Below are some examples of both adequate and unsatisfactory research questions provided by the International Baccalaureate, so that you may better prepare your own question.
Unclear, unfocused and unarguable research questions
Clear, focused, narrow research questions lending themselves to in-depth research
What was the impact of Ho Chi Minh’s allegiance to Lenin?
To what extent was nationalism the guiding factor in Ho Chi Minh’s adoption of Leninism in 1920?
What is the history of Chinese theatre?
How does the legacy of Mei Lan Fang contribute to modern Jingju?
How important is chlorophyll to plant life?
What is the effect of different concentrations of kinetin on leaves aging and the biosynthesis of chlorophyll?
How can the US government’s spending policy be reformed?
To what extent did the rising COE prices affect the demand for new and used cars by the consumer population and hence affect the revenue generated by the Singaporean economy for the period 2012–16?
2. Communicating with your supervisor
Every student is assigned a supervisor who teaches the subject you have chosen. They will help you pick your topic, narrow the focus on your research question, and give you advice or feedback throughout your planning and writing process. You will also have formal reflection sessions with them in which you discuss your progress. However, they are primarily there to guide you, not instruct you. The total recommended supervision time is a limited 3-5 hours.
3. Conducting independent research and sourcing
No matter what topic you pursue, you will have to conduct independent research, either by gathering data yourself through conducting investigations or finding existing sources. It may be helpful to look at the resources offered by your school library - not only physical books and articles, but online databases where you can find relevant academic journals and primary sources. Examples of popular academic databases include JSTOR, Project Gutenberg, EBSCO, and Internet Archive to name a few. No matter your direction, aim to engage with your research in an analytical and evaluative way.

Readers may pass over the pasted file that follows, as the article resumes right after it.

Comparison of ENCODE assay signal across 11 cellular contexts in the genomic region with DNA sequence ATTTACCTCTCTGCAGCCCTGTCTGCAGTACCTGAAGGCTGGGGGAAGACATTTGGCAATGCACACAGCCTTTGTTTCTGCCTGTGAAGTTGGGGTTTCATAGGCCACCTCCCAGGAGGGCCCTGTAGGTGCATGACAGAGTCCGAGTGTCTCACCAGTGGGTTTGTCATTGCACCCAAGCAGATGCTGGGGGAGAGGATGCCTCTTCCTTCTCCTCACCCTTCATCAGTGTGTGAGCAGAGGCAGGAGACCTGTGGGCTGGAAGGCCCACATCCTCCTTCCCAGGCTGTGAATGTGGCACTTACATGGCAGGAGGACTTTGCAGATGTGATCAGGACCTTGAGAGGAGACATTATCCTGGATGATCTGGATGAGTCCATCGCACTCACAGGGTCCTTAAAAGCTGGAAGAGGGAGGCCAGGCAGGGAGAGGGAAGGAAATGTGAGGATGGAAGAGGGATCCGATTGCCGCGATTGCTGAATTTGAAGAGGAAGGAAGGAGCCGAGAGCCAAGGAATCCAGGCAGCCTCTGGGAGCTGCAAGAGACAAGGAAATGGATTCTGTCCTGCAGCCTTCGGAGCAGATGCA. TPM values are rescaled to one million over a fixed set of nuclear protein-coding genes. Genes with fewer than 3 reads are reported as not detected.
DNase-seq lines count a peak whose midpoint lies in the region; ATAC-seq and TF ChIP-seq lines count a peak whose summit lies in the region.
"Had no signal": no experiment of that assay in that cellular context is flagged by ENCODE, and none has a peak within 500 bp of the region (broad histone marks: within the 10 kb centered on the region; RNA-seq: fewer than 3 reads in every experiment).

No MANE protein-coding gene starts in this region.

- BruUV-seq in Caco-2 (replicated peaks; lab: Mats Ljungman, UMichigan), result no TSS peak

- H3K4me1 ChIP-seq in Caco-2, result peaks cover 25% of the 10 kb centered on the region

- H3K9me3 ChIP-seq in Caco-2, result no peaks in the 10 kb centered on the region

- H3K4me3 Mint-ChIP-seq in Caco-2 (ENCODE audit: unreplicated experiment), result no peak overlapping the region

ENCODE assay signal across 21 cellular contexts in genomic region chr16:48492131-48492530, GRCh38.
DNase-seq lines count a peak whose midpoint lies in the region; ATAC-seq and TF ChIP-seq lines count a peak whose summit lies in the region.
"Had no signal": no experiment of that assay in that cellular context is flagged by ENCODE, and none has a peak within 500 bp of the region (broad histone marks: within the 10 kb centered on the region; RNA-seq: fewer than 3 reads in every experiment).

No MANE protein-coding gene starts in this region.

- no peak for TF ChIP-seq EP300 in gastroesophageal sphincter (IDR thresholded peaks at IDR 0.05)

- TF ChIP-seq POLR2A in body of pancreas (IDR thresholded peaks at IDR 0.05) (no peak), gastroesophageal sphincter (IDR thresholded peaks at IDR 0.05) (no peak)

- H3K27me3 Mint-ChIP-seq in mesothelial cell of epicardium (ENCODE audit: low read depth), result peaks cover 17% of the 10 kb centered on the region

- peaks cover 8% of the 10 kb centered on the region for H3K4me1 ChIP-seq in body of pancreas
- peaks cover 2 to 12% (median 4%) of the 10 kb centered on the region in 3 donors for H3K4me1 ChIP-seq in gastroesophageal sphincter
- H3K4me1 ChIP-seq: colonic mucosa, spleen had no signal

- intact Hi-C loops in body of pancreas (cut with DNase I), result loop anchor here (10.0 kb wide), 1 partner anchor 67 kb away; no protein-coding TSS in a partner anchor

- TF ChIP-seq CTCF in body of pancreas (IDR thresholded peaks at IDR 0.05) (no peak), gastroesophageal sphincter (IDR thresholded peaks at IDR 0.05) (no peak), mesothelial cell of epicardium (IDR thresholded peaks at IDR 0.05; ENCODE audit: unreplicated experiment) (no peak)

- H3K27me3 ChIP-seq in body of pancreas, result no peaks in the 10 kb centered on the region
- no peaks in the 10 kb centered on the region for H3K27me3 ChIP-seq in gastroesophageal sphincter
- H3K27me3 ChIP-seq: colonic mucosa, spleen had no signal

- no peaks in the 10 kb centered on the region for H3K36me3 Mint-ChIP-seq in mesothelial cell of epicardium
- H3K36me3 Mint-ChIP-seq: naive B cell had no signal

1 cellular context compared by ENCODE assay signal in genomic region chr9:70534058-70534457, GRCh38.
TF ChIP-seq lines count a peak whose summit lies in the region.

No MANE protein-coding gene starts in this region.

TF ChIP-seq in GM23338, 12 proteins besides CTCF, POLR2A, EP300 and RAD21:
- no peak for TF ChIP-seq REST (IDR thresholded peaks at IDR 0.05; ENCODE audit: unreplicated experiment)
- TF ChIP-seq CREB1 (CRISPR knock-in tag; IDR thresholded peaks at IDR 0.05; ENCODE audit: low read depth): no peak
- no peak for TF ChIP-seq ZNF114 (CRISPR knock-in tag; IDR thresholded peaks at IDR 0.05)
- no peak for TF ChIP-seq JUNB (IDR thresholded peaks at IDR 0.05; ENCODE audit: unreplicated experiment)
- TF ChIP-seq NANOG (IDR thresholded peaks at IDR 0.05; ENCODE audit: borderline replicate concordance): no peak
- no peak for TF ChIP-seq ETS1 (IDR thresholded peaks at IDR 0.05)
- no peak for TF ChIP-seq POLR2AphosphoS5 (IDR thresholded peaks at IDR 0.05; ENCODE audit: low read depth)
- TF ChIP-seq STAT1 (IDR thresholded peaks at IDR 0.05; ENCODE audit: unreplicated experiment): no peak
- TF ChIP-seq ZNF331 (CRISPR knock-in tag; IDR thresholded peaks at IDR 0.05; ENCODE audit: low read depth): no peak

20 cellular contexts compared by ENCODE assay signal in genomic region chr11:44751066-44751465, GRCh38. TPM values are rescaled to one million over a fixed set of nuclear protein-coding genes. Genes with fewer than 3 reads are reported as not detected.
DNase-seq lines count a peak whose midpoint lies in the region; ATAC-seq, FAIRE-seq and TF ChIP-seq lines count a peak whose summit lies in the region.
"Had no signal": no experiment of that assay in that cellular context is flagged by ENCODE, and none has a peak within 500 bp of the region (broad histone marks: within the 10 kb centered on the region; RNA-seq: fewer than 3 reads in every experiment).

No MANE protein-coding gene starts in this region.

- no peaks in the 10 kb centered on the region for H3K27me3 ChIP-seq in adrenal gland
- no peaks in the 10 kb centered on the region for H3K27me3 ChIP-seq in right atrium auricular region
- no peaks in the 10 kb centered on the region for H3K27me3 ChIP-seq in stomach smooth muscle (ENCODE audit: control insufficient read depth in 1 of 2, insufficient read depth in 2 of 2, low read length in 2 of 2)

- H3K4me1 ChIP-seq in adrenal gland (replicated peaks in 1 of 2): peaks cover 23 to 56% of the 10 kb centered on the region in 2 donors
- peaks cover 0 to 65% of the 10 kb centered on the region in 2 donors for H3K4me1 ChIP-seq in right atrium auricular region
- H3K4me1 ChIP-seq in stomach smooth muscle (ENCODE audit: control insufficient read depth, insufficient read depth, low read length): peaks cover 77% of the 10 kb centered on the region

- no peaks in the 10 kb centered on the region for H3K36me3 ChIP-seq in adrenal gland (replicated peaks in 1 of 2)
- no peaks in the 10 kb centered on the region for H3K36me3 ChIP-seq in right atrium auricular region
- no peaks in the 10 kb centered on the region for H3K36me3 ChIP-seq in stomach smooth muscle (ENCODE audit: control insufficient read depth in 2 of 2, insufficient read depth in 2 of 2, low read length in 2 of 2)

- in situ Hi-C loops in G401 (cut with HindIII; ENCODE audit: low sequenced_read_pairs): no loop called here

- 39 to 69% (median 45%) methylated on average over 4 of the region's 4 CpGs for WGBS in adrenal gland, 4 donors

You will likely use a mixture of primary and secondary sources, even if your EE is experiment-based. A primary source is a source that engages directly with the original event you’re discussing, for example. first-hand accounts of a historical event, whereas a secondary source comments on the existing primary sources, like a scientist reviewing previous accounts of similar experiments.
The IB takes academic plagiarism very seriously, so make sure you take the time to cite your sources in your school’s recommended citation format. If you have copied someone else’s ideas without providing credit and the IB finds out, you risk jeopardizing your final grades.
4. Writing and editing
4000 words is intimidating if you think about writing it all at once, but the process is methodical and achievable when you break it down. Below are some steps to help guide you in this process.
Begin by ideas storming, and then narrow down what topic you want to pursue. Check in with your supervisor for guidance
Conduct the necessary research and note down what sources you need to cite
Plan your essay. This step is very important because plans are much easier to scrap and redo than entire written portions. You can also make sure your structure makes sense.
Write your essay in sections. Schedule regular periods to work on it, and spread them out so you avoid being overwhelmed.
Proofread and edit.
What are some tips to do well?
Lean on your supervisor. They are there to help and guide you, and they are usually much more familiar with the subject you are researching. Do not be afraid to ask for help if you feel you are struggling.
Do your citations all throughout the process, instead of leaving it for the end, as spending an extended period of time writing references and citations is quite tedious.
The EE is a test of your self management and time management skills. Try your best to meet internal deadlines, even if they are not officially set by the IB. Your school has these deadlines in place to ensure you are in a good place to submit a decent EE. Remember that the EE is a marathon, not a sprint. You want to work on this regularly and well in advance of the due date, so you’re not struggling to churn out 4000 words the night before the deadline.